I don't know Bob Rathkamp that well but he's always been a nice and interesting guy whenever I have talked to him. He's been in the industry forever and was Sinisalo USA for a long time before becoming the Gaerne guy now. This interview is just a case of me thinking to myself that he must have a good story on how he got to be where he's at now. So one phone call later, here's an interview that spells it all out
Pulpmx: First off, how long have you been a Gaerne guy here in America? It's been a long time now.
Bob Rathkamp: Yeah, we were just talking about that the other day. I think we stated working with them around 1998. I know that we had a meeting with them at the Vegas SX race 14 years ago because my daughter just had her 14th birthday on April 19th and I remember taking her with us. So, I think 15--16 years now.
How's it going? The boot is phenomenal from what everyone I know has told me, whether it's the SG-10 or the SG-12, people love them.
Gaerne is one of the last holdout companies, I guess you might say. They haven't sold out to become just a marketing company who makes their product where ever it can be produced at cheaper prices. They still have their own factory in Italy where everything Gaerne is made. The owner, Ernesto, who just celebrated his companies 50th year of business, is really into the quality factor and watching over the manufacturing to make sure no corners are cut just to save a buck. I remember about 15 years ago on one of my first visits they asked me to bring one of the best selling boots in American with me. It was a popular selling boot made in Asia that was retailing for about $100 at the time.
As soon as I gave Ernesto that boot he walked into the factory and cut the boot in half and critiqued the quality telling me that he would never put his name on such poor quality boot. I have to say I was kinda bummed out--but I have learned from him that there is something to be said about making a quality product. Even as crazy at it sounds--our most expensive boots are now our best sellers! I guess there is something to be said about quality products.
Years ago I worked with another boot company and we were a competitor of Gaerne. Even then, Gaerne was sort of a benchmark as far as comfort and quality. I remember back then we would always try to get Johnny O'Mara to wear our brand but he would always shoot us down stating that he was so comfortable in his Gaerne boots and really didn’t want to switch.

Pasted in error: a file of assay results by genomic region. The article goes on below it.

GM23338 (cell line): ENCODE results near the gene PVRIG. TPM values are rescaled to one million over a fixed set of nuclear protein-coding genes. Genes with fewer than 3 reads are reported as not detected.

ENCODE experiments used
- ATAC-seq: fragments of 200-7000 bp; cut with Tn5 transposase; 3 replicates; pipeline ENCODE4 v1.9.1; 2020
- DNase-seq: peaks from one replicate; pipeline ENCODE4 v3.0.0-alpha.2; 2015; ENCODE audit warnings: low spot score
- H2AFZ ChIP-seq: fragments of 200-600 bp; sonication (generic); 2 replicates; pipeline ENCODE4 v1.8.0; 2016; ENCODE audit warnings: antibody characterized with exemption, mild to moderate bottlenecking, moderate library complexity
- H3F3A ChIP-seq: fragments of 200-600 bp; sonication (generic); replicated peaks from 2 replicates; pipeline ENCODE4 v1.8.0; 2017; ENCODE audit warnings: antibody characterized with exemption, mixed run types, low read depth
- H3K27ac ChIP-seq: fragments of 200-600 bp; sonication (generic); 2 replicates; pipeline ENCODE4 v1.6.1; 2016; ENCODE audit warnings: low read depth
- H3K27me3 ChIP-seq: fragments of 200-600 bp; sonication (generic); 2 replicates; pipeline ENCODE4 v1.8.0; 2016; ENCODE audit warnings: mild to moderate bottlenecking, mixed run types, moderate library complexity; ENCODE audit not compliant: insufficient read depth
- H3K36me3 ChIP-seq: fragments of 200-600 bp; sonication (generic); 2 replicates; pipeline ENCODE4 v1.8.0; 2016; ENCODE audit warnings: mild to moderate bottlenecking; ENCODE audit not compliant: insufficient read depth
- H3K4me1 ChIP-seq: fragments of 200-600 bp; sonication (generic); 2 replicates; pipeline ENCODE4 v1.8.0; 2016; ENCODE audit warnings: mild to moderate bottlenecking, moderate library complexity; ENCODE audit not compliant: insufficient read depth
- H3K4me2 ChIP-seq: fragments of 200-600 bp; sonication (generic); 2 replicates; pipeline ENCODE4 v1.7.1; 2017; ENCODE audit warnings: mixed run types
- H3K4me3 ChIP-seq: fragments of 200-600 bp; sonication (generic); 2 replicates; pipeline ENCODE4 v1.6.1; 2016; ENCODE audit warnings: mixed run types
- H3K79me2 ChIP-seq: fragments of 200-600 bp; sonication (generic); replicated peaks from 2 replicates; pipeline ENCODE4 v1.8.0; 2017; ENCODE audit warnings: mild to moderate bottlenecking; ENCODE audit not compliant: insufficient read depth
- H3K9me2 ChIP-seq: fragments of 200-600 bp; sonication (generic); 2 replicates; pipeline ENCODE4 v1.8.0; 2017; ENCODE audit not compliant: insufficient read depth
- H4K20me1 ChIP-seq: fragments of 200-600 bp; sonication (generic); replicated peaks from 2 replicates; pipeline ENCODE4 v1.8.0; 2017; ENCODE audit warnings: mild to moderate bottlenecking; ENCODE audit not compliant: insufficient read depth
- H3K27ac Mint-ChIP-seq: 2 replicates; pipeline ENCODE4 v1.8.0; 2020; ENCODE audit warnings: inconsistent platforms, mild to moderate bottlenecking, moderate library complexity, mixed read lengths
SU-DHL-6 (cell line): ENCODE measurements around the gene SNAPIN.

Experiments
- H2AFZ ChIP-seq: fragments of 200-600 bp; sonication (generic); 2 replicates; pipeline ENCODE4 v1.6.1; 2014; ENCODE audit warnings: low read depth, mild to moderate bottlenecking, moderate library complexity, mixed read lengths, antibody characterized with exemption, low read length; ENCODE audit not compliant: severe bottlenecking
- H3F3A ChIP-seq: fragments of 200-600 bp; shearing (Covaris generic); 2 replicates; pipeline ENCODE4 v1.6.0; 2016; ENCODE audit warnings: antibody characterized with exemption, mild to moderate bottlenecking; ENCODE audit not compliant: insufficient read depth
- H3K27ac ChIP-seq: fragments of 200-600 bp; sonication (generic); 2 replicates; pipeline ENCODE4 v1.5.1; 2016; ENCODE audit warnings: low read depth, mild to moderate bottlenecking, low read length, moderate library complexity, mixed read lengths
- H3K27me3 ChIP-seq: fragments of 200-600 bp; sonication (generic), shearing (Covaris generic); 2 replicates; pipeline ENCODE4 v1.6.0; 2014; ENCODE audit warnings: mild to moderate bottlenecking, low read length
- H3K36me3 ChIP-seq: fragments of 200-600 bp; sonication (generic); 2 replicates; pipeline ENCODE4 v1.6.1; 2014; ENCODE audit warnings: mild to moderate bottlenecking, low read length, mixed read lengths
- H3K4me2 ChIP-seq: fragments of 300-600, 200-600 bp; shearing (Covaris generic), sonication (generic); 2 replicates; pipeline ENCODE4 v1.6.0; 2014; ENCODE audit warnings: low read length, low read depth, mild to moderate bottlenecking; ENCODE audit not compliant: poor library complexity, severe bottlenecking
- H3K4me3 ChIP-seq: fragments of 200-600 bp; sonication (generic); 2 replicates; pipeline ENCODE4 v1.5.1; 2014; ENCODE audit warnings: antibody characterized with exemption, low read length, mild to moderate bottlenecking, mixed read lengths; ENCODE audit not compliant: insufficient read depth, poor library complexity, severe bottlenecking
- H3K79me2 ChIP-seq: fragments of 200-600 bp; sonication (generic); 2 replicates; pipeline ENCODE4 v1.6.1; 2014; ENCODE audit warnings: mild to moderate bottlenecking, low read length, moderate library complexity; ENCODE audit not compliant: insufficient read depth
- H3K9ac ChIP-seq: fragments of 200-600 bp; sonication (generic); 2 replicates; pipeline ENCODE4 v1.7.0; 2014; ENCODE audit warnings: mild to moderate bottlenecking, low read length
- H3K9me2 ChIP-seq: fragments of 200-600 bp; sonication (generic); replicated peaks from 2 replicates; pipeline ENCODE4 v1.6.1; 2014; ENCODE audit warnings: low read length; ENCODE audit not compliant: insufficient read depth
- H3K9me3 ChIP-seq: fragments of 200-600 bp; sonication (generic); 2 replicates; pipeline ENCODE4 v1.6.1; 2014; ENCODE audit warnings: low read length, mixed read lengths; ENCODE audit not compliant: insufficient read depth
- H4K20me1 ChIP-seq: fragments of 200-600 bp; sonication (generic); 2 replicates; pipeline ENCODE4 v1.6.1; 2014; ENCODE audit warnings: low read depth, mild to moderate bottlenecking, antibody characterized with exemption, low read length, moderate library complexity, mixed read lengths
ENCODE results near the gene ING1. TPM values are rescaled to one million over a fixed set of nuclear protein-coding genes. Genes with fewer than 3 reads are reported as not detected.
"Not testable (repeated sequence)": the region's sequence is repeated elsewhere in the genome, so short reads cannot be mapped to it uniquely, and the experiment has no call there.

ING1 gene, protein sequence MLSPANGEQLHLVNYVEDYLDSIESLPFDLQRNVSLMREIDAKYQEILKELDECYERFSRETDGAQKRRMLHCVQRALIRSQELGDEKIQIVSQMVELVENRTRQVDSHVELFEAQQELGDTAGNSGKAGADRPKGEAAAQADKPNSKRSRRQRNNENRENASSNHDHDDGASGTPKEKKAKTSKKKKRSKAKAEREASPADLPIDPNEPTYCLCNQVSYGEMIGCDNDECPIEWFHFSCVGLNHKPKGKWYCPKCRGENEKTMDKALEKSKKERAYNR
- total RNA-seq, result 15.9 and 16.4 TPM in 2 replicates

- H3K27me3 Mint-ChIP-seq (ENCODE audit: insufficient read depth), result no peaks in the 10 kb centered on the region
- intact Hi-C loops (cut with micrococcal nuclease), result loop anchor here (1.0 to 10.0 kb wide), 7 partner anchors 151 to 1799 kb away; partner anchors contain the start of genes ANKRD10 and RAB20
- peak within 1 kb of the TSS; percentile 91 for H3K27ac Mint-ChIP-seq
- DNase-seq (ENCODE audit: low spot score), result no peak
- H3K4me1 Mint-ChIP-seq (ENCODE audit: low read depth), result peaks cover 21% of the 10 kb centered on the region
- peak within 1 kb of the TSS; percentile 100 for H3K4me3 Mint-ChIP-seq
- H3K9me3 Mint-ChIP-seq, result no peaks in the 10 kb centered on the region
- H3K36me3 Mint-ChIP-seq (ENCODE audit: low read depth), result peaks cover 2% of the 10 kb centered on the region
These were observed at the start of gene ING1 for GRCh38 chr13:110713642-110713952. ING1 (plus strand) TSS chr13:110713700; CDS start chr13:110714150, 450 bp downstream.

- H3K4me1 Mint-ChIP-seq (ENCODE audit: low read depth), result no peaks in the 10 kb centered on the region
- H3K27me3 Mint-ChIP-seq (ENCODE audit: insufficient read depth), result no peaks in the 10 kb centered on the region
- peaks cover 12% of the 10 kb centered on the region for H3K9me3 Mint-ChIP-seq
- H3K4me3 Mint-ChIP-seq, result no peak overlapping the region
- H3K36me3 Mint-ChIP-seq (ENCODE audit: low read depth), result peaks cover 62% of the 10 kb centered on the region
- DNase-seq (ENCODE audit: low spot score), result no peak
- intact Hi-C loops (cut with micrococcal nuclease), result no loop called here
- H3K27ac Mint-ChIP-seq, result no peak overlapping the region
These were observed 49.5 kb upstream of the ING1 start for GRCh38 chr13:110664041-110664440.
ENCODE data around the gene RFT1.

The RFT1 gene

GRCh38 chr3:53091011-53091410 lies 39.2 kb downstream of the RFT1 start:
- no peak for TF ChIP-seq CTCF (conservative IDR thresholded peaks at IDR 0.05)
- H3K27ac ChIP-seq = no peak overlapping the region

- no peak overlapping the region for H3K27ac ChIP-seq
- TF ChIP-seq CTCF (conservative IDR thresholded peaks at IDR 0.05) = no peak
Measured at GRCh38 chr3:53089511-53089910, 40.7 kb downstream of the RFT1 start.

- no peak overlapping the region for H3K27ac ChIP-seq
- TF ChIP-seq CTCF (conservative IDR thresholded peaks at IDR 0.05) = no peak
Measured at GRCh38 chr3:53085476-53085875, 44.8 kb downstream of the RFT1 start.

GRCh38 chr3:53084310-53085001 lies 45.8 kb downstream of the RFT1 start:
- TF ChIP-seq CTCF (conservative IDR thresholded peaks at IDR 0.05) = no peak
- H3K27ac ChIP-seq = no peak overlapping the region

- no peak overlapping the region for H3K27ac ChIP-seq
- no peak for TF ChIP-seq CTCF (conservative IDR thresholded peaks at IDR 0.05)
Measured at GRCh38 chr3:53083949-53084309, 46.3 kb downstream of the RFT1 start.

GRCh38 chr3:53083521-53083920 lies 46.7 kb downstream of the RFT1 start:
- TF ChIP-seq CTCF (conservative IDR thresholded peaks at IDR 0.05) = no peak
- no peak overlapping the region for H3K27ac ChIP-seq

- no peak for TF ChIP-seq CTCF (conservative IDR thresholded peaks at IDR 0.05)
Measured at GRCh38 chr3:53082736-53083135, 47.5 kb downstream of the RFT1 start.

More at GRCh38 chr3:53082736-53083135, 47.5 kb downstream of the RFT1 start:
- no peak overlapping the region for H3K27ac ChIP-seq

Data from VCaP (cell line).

Bob (left) with Randy Nagle has been around the sport a long time now.
I would say if there is a weakness, if we want to call it that---from the outside it seems that Gaerne does not have the giant rider budget that some of the other guys have to spend on endorsements.
You're right about that because one of the main competitors for you guys is A-Stars and look at their athletes and ads, they're huge! I dream about having such a budget as theirs! However, Gaerne does have a budget to spend on professional riders and we do always have riders on the line. Maybe it is because Gaerne only makes boots and not gear or casual wear that is sold in department stores--that we just do not have the money that others have to spend.
Each year we seem to get the calls from the top guys but when the dust settles, we often times get out bid. It's kinda funny though because if you look back in the Mini days--we had a lot of the kids in our boots-- Villopoto was one of them, but when they make it to the big show--the big checks come along too--we just can't hang.
I know Ferry, when he didn't want money and just wanted a boot, he called you.
Well, back when I started with Gaerne, Timmy at the time was riding for Clark at Noleen Yamaha and he was one of our first riders. That boot he wore then was great quality but it would pinch some riders depending on your foot shape. So we got busy and started to develop a new boot. Tim was a great help in testing and developing but then we lost him due to another company offering him more money.
I think he went to a few boot companies but then I remember when he was on Factory Kawasaki he broke his foot pretty badly. I got the call from him and he told me that he just wanted to get back in some good boots -- Please send me some size 9's!